We went through several incarnations of compost bins which Michael made including one in which a panel at the bottom of the bin allowed us to access the rich soil that eventually accumulated.

Glorious vermiculture gold!

Glorious vermiculture gold!

Over time we settled on stackable bins where we could add vegetative parts including household scraps, leaves, weeds, coffee grounds, etc., and the worms could do their duty. After the materials gained a certain height, they were turned and piled into another set of stackable bins, back and forth until they were almost totally broken down. I found the worms were most productive by this method if carefully turned and thus exposed to the new territorial food sources. To separate the worms at the end, I’d put in a rich wad of fresh kitchen wastes at the top and a good amount of worms migrated to begin “eating”  through the scraps. This was then taken out and stored until I sifted the finished compost and then the whole process was started again.

The Alchemy of Vermiculture

The Alchemy of Vermiculture

First we’d pile a layer of rough weed stalks, then some of the composted soil full of healthy organisms which I collected and set aside before sifting, the wad of worms and new scraps, etc., allowing the worms to work their way upwards as the wastes get tossed in and periodically turned.

Our gardens also received copious amounts of birch leaves collected in the fall which went through a leaf shredder and then turned into the beds by hand. Additional fish emulsion and some manures were added, as well, to enrich the soil but always side-dressed with compost.

Sifted compost ready to put into the garden and flower beds.

Sifted compost ready to put into the garden and flower beds.

Worm-composted basil and Italian parsley.

Worm compost side-dressed basil and Italian Parsley.

Our medicine wheel herbal and floral garden.

Our medicine wheel herbal and floral garden.

In Hawaii, I simply took my kitchen scraps across the street and threw them into the jungle where they magically disappeared overnight and seemed to keep the vermin away from our side.

The jungle across the street where I gifted my Hawaiian compostables.

The jungle across the street where I gifted my Hawaiian compostables.

Moving to Sequim, WA, because I didn’t want to waste the scraps from our lovely organic produce we are able to procure, I started a small wormery in a plastic storage bin which we had many of with our recent move from Hawaii. Michael drilled holes in the sides for ventilation because worms are living creatures who require food, air and space to grow.

Plastic bin worm compost operation. Excess moisture drips down into collection bin.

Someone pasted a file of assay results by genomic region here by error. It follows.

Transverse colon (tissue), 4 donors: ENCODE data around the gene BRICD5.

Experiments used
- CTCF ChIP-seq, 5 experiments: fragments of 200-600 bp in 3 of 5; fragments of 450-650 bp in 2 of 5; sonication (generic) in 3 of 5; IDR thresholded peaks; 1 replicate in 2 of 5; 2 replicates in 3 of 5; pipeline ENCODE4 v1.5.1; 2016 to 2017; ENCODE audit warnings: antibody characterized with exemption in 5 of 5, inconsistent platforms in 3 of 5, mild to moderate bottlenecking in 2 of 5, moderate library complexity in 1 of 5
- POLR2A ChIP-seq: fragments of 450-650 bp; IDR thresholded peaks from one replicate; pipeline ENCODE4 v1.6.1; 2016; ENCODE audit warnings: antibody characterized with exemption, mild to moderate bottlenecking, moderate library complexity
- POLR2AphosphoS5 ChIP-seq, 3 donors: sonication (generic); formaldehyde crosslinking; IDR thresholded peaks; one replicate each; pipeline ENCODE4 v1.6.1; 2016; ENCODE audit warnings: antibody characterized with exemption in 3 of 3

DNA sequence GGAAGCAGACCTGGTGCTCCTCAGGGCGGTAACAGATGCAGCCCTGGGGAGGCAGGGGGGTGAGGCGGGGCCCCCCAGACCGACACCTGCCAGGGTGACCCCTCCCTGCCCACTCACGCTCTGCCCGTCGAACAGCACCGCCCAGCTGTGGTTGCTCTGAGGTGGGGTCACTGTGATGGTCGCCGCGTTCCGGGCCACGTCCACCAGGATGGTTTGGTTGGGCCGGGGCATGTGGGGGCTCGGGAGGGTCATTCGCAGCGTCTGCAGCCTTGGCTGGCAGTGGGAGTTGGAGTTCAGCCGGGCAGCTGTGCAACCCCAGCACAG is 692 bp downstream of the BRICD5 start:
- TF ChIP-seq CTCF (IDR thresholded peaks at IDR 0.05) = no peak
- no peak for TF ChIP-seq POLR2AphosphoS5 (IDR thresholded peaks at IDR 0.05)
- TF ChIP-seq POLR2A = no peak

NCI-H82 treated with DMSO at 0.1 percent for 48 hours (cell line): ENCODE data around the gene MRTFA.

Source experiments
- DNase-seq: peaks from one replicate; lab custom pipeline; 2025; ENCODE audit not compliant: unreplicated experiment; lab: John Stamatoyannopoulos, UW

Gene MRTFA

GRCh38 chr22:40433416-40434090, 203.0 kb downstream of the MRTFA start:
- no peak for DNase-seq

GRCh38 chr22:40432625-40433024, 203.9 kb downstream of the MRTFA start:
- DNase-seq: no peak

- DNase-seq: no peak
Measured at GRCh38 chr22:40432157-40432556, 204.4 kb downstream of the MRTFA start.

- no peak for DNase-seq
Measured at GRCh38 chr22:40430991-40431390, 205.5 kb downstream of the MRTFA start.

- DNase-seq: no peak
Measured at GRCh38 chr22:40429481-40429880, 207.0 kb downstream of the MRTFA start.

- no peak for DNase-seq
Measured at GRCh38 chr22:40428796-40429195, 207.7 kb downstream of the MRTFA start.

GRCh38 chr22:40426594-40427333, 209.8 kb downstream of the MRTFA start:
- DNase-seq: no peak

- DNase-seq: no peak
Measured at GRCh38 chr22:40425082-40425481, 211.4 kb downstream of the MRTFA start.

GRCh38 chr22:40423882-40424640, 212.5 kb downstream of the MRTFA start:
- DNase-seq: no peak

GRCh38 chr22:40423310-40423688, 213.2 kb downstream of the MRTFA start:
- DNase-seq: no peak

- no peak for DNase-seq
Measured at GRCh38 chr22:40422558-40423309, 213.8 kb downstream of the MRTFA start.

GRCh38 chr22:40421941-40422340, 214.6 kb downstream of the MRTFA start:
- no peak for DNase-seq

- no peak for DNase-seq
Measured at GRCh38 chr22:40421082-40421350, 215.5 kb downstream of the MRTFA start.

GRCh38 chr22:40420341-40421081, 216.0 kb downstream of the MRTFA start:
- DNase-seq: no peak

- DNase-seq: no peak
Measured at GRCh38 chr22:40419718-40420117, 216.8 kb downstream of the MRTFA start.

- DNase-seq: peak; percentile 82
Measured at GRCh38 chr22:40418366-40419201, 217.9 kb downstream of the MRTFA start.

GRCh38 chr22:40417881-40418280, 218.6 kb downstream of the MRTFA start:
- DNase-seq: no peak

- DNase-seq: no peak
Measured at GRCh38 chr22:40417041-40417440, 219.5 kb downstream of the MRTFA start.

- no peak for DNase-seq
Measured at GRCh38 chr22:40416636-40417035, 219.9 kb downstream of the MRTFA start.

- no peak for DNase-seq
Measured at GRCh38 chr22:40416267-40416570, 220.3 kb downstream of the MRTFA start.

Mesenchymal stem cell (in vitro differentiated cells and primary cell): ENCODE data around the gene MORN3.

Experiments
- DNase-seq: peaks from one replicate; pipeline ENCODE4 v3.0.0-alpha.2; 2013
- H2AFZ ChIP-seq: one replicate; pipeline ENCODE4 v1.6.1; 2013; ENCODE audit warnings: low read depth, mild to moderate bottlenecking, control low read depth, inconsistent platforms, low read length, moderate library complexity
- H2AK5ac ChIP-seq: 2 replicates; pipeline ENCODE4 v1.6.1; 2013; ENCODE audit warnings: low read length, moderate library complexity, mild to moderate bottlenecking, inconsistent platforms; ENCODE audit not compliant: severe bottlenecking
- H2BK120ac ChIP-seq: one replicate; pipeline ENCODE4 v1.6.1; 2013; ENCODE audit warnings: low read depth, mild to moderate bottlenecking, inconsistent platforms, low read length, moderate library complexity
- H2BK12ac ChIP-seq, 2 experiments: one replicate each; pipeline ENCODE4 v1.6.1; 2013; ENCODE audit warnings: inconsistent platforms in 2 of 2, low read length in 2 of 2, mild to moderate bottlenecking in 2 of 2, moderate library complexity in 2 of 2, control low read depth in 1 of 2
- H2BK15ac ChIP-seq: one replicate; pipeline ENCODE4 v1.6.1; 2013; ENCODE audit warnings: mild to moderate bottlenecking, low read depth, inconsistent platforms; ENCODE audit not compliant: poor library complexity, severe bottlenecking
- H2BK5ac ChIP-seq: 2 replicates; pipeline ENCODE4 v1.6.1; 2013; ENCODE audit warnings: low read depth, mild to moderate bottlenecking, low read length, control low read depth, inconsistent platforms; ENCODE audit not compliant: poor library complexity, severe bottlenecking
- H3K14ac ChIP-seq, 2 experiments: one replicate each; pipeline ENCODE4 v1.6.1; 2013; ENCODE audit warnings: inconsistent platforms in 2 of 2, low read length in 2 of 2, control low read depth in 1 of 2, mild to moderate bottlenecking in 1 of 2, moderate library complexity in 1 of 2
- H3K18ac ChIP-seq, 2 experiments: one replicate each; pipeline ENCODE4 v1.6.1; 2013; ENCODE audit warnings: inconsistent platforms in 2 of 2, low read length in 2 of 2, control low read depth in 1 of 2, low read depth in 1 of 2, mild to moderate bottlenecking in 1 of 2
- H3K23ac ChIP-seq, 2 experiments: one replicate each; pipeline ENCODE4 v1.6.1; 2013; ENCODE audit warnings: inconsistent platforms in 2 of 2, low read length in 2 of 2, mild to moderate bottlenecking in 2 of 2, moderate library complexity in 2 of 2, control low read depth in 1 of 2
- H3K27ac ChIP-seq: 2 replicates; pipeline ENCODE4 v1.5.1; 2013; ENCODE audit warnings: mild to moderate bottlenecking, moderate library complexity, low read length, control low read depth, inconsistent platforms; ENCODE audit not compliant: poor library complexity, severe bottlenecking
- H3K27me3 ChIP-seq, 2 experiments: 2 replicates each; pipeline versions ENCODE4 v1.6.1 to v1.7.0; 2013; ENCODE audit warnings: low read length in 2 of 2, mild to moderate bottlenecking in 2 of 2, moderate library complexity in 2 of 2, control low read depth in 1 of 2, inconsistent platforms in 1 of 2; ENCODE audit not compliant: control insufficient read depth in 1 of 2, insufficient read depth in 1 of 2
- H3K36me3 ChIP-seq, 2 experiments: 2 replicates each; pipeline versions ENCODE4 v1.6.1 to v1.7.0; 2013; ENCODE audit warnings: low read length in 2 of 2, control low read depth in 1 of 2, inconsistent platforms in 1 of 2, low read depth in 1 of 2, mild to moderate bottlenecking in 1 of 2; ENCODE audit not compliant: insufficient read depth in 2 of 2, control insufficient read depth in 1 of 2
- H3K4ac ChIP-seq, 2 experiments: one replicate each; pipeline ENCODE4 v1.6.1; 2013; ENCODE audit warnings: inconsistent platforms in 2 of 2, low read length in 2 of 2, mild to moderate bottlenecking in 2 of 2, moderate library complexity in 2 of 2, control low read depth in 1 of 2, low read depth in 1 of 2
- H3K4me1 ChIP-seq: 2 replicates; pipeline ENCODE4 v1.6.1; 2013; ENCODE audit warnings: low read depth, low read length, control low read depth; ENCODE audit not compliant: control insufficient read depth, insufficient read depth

Plastic bin worm compost operation. Excess moisture drips down into collection bin.

The bin was stacked on top of two, upside down flower pots in another bin to collect the occasional moisture that dripped through due to the plastic nature of the bin and all the moist food the worms ate through. The bin has a secure top because we have a family of raccoons living close by and although they never have bothered it, there’s no reason not to think one night they might investigate.

I got a few starter worms from friends and it wasn’t long before I had a plethora of wrigglers which I started giving away to a friend who has an orchard, gardens, and much larger compost pile. I couldn’t use all the compost my worms produced for our container gardens so decided to harvest the worms often and she uses all the worms I breed to help breakdown their ever-growing garden wastes. She also takes my excess kitchen scraps and adds them to her pile.

For me it is a delight to open the bin and investigate what’s happening in the worms’ world. Having raised and lived with so many generations, I swear they know me and I get these messages of when to come visit, what to add, and when to add it. Sometimes they want something sweet such as fruit, other times I add protein-based fat such as beef fat off the bone broths. I especially find this request coming at a time when it turns cold. The sweeter contents are tossed in when the worms are actively breeding and producing eggs. All is covered with brown paper before topping with a secure lid to keep out raccoons.

Getting the bin ready for a fall rest after having harvested the latest crop of compost worms for a friend.

Getting the bin ready for a fall rest after having harvested the latest crop of compost worms for a friend.

So I do  hope you find worm composting to be an effective way to turn your kitchen scraps into gold and enjoy the process involved with their bountiful gifting efforts.

Solomon sea grown in a container is side-dressed with worm compost and worm compost tea.

Solomon seal grown in a container is side-dressed with worm compost and worm compost tea.